Rick Iacono had a wit and wisdom about sports and life second to none

RICK IACONO AT RIGHT CONGRATULATED FOR HIS 300TH WRESTLING VICTORY.
RICK IACONO IN MIDDLE.

Richard E. Iacono was a “one-of-a-kind” type of coach.

That’s too bad.

There should be more like Rick.

The former highly-successful wrestling and softball mentor at Governor Livingston – a coach with a wit and wisdom about not only sports, but life in general second to none – passed away Monday at the age of 72, succumbing to lung cancer.

Also a longtime baseball coach at Dayton and wrestling coach there as well in the early 1990s, Iacono guided all the teams he coached to a great deal of success, including Middlesex wrestling before he moved on to GL.

Iacono, a Middlesex Borough resident, led the GL softball team to the 2007 Group 2 state championship, that squad led by senior right hander Capri Catalano who that season set the state record for career strikeouts with 1,346.

Roselle Park softball coach Fran Maggio lived quite near Iacono, both of them Bound Brook graduates – Iacono class of 1966 and Maggio class of 1984.

“He grew up on Chestnut Street, about seven or eight houses down from me,” Maggio said.

Iacono worked for Maggio’s father, Ben, who in addition to serving as Plainfield High School’s Athletic Director from 1970-1993 was the Recreation Director in Bound Brook from 1959-1993.

“Rick was the Playground Supervisor at Codrington Park in Bound Brook for 30 summers,” Maggio said. “My brother John (Bound Brook class of 1980 and the present athletic director at Bridgewater-Raritan) worked there as a lifeguard.

“Also working there were Joe D’Alessandro (Somerville boys’ basketball coach with 512 wins), Bob Ulmer (longtime head football coach at Metuchen) and former Bound Brook head football coach Allen Beatty. They all worked there at different times.”

As head coaches of two of the most successful softball programs in Union County, Maggio and Iacono went head-to-several times.

The game Catalano tied the state career strikeout record was a Central Jersey, Group 2 quarterfinal contest in Berkeley Heights against Roselle Park on a hot Thursday afternoon, May 24, 2007.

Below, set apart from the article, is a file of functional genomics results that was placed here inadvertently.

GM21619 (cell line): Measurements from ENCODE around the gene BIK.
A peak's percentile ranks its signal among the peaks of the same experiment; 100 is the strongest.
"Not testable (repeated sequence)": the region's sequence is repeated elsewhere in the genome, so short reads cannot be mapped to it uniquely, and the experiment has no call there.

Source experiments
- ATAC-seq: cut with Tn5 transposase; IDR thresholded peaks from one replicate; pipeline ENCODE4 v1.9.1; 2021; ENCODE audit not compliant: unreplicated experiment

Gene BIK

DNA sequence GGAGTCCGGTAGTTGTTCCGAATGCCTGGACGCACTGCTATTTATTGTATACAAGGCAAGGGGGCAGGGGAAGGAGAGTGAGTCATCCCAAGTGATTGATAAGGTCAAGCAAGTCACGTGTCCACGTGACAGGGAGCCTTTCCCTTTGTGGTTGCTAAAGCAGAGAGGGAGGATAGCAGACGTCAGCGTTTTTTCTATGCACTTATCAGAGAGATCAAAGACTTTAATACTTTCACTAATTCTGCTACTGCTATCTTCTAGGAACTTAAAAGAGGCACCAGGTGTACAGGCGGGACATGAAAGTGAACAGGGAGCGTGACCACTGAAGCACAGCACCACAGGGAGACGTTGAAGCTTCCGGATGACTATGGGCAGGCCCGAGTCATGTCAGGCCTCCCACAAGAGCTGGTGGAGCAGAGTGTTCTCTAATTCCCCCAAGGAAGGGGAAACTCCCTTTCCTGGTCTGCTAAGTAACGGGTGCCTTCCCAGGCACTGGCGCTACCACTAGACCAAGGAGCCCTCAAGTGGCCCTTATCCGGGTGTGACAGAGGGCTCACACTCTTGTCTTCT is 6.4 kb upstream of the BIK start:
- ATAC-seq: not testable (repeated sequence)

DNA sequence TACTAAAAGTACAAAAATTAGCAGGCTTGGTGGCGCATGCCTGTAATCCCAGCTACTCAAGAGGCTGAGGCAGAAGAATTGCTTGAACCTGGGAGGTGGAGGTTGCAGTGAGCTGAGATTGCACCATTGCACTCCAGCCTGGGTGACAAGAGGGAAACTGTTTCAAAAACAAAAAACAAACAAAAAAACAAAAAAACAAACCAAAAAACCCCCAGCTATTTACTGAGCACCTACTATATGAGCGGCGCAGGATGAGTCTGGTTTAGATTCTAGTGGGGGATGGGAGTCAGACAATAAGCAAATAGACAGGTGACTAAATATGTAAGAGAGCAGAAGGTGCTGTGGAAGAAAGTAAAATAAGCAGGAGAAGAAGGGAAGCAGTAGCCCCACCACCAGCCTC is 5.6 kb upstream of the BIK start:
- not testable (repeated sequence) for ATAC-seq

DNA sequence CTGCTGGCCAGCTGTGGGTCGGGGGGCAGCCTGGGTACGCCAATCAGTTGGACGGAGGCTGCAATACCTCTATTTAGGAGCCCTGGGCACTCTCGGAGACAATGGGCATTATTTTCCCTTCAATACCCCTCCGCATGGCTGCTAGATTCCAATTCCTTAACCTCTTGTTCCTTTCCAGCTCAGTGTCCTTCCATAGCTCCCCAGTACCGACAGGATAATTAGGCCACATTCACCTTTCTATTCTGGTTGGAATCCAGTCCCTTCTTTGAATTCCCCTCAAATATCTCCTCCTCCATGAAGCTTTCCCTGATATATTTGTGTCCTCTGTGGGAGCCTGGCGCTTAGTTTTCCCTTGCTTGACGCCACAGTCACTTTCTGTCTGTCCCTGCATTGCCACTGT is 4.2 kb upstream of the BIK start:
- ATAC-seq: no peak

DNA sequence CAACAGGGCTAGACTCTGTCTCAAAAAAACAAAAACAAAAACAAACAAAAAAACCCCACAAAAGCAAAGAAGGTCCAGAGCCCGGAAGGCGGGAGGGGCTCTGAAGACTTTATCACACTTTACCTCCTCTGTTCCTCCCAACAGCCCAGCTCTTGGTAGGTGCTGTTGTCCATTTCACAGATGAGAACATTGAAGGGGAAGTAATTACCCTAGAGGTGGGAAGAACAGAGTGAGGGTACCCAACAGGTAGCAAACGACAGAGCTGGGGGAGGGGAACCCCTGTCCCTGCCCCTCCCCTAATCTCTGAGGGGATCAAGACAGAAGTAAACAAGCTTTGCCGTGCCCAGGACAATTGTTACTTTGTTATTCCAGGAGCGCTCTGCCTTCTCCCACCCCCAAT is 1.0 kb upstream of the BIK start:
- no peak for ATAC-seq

GL won 10-0, concluding the game in the bottom of the sixth via the 10-run mercy rule. Catalano tossed a two-hitter and struck out 11 to reach 1,281 strikeouts, which tied the mark previously set by Ashley Forsyth of Freehold Boro. In GL’s next game five days later, Catalano one-hit Shore Regional in the semifinals, striking out 20 to shatter the record.

Iacono would go on to say that – at that time – the hearing-impaired Catalano was the most inspiring athlete he ever had the privilege to coach.

GL also defeated Roselle Park in regular season play three days before the state playoff contest. Roselle Park finished that season with a winning record of 16-9.

After serving as GL’s assistant softball coach, Iacono took over the reigns as head coach from Jerry Britt.

“He certainly spoke his mind and was even controversial at times,” Maggio said. “He was a great guy and the stories just go on and on and on about how successful he was with his kids.”

Iacono taught physical education and health for 16 years at GL. In wrestling he was named Union County Coach of the Year three times, Region 3 Coach of the Year three times and was also honored with the distinction by Districts 10 and 12.

His career coaching record in wrestling was 324-282-2 over a 40-year span. He also guided the GL softball team to more than 200 victories.

In 2015 he was inducted into the National Wrestling Hall of Fame, New Jersey chapter.

A 1971 graduate of West Liberty University in West Liberty, West Virginia, Iacono was inducted into the New Jersey Scholastic Coaches Association Hall of Fame in April of 2018.

Earlier this year, Iacono was recognized by Region 4 wrestling with a Lifetime Achievement honor for his 324 victories achieved during his tenures at Dayton, Middlesex and GL.

RICK IACONO AT LEFT.

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